Denis Fischbacher-Smith, University of Glasgow
The attacks on the Charlie Hebdo offices in Paris in January 2015 highlighted the difficulties associated with the protection of organisational space. The roving shooter attacks that also occurred in Paris in November 2015 illustrated the devastation that can be caused in urban areas by assailants who are suitably armed and willing to cause harm. Also in 2015, the murders of a reporter and cameraman live on air by a former colleague and the murders of 14 co-workers shootings in San Bernardino California
The spate of attacks from so-called “lone wolves” and the threats that occur from organisational insiders have generated challenges for organisational controls that sit at the interface between several professional disciplines including ergonomics, human resource management, and organisational security. At the governmental level we can also add the generation and interpretation of intelligence and threat assessment. Taken together the range of threats can be seen to require a holistic, systems-based perspective on the nature of threat management for human actors.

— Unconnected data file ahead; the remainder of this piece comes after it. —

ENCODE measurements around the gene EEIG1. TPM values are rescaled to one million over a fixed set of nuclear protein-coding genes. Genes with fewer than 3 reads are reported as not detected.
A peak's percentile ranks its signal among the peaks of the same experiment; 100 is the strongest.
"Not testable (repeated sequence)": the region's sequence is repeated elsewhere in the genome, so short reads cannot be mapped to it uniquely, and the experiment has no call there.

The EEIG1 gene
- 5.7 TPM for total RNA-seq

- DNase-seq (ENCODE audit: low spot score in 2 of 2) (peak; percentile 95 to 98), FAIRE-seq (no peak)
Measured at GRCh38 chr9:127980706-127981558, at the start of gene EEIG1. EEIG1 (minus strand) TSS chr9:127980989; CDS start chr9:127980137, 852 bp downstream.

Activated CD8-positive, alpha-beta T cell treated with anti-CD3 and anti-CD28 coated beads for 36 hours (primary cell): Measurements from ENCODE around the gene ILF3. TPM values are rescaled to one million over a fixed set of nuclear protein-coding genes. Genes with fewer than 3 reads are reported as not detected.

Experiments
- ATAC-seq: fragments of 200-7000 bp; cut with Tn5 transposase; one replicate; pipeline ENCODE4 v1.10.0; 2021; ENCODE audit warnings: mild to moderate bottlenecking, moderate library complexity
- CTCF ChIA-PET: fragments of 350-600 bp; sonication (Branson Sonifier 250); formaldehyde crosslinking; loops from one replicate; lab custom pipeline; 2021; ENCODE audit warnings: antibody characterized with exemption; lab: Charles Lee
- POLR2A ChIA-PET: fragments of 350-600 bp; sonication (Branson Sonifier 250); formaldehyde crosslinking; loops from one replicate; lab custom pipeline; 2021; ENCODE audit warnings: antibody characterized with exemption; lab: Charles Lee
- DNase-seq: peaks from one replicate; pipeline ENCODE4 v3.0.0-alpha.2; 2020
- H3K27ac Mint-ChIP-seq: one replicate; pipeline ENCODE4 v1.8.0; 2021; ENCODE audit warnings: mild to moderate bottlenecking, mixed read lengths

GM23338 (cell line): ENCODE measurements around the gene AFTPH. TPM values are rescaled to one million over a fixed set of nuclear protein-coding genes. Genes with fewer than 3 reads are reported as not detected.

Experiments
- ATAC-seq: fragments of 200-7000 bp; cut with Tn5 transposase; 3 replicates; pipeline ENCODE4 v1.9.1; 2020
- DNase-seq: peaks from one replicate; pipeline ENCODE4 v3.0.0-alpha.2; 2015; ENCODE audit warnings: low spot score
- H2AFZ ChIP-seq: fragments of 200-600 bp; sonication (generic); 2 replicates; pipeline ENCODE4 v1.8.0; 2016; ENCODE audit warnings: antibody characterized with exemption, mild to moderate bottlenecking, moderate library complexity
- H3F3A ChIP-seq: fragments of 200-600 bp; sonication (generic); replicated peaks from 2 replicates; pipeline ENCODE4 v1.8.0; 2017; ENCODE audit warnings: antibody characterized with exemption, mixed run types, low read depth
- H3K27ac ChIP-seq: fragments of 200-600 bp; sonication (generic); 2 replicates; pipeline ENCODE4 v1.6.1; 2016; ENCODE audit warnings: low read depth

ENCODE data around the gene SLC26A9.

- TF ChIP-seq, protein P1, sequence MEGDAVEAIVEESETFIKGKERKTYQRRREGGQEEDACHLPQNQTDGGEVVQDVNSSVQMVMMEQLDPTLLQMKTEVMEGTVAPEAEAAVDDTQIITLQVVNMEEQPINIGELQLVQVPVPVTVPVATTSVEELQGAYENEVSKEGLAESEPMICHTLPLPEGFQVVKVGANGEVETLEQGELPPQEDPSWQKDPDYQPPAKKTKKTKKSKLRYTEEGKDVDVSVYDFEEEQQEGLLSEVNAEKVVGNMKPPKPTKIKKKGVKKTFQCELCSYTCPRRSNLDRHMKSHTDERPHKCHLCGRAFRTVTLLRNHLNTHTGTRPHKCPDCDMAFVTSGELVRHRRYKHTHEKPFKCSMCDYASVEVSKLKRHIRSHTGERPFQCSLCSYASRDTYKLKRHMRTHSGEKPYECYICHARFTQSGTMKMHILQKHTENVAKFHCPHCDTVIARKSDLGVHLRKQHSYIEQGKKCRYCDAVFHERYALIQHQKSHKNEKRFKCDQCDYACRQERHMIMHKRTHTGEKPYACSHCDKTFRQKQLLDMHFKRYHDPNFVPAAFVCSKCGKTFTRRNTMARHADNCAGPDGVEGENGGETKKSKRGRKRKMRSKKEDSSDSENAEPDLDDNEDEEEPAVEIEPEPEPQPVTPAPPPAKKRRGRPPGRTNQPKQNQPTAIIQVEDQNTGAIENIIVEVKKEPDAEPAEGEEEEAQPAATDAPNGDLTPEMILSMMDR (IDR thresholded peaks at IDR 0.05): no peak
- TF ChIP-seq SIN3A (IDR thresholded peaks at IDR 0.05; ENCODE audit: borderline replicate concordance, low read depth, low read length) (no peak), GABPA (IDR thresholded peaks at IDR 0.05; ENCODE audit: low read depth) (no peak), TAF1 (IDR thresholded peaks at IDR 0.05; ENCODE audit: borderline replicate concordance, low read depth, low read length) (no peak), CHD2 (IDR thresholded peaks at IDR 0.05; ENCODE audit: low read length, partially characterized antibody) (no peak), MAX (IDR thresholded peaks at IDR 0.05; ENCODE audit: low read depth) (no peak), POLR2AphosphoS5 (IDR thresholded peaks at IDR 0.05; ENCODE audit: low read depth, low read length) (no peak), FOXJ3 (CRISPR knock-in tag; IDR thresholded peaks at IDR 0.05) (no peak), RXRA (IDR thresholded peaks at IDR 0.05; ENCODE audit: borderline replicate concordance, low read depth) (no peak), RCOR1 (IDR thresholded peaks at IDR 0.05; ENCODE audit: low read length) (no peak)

The challenges associated with the management of hostile actors within organisations have taken on a more urgent perspective in the wake of a spate of mass casualty events in both the USA and the EU. Whilst the availability of weapons is invariably the focus of policy makers, the challenges for the organisation lie in terms of the nature and vulnerability of organisational controls, the processes around recruitment, and the abilities to identify and act upon early warnings. This paper sets out a theoretical framework for considering the nature of those vulnerabilities and does so from the perspective of both internal and external threats. The relationships between such threat actors are often symbiotic as external actors will seek to expose internal vulnerabilities by coercing ‘trusted’ employees to allow defences to be bypassed. The paper sets out the processes by which organisational crises develop and, particularly, the role that individual actors (both hostile and benign) can play in the transition form a complex systems state to a chaotic one.